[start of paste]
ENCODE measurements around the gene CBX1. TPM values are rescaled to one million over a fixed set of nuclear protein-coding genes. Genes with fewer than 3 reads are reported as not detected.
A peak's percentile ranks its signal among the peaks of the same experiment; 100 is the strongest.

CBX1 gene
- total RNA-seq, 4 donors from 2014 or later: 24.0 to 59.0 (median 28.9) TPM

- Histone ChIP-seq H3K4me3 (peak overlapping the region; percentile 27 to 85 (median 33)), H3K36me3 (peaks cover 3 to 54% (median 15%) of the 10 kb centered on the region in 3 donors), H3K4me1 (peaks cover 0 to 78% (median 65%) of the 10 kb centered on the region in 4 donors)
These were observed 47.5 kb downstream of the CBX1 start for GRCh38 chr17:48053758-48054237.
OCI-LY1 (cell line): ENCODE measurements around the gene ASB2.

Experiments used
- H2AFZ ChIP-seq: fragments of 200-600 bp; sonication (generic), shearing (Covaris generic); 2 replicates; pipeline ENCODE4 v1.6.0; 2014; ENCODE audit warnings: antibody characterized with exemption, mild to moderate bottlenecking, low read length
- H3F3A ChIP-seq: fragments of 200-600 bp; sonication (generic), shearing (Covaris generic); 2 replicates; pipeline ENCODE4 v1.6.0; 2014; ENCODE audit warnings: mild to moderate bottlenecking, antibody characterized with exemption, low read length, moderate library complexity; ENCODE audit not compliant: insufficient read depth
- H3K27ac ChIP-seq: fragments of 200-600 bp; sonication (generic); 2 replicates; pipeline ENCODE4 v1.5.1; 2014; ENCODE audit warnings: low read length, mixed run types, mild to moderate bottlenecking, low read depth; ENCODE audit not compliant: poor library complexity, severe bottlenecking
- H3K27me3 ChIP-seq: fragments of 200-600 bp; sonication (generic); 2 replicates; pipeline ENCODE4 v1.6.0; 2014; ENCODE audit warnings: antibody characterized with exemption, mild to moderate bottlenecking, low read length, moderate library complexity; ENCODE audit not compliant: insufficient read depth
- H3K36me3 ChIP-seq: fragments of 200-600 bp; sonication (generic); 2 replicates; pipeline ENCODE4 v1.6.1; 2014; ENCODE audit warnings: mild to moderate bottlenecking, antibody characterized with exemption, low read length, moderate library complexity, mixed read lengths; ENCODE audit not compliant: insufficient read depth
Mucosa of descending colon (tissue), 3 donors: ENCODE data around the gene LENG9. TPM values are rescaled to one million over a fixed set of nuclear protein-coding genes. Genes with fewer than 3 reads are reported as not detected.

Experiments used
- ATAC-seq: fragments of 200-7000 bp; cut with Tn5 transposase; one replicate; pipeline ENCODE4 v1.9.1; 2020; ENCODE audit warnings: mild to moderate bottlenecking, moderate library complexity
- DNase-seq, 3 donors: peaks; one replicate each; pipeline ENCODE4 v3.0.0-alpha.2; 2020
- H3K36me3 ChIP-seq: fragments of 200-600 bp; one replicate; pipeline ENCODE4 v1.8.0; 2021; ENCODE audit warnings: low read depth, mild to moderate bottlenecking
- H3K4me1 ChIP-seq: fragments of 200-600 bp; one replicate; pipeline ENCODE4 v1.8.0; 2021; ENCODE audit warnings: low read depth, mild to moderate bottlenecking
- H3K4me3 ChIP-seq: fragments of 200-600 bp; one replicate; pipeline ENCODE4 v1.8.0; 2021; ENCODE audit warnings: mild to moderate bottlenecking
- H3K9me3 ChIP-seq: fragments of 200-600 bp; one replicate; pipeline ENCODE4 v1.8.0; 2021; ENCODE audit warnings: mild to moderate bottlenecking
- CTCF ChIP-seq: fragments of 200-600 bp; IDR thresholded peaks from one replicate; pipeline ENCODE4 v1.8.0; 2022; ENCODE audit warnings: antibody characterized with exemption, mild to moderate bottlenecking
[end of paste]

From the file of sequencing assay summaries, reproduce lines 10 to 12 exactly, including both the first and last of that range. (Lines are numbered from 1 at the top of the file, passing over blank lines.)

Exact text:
- H3F3A ChIP-seq: fragments of 200-600 bp; sonication (generic), shearing (Covaris generic); 2 replicates; pipeline ENCODE4 v1.6.0; 2014; ENCODE audit warnings: mild to moderate bottlenecking, antibody characterized with exemption, low read length, moderate library complexity; ENCODE audit not compliant: insufficient read depth
- H3K27ac ChIP-seq: fragments of 200-600 bp; sonication (generic); 2 replicates; pipeline ENCODE4 v1.5.1; 2014; ENCODE audit warnings: low read length, mixed run types, mild to moderate bottlenecking, low read depth; ENCODE audit not compliant: poor library complexity, severe bottlenecking
- H3K27me3 ChIP-seq: fragments of 200-600 bp; sonication (generic); 2 replicates; pipeline ENCODE4 v1.6.0; 2014; ENCODE audit warnings: antibody characterized with exemption, mild to moderate bottlenecking, low read length, moderate library complexity; ENCODE audit not compliant: insufficient read depth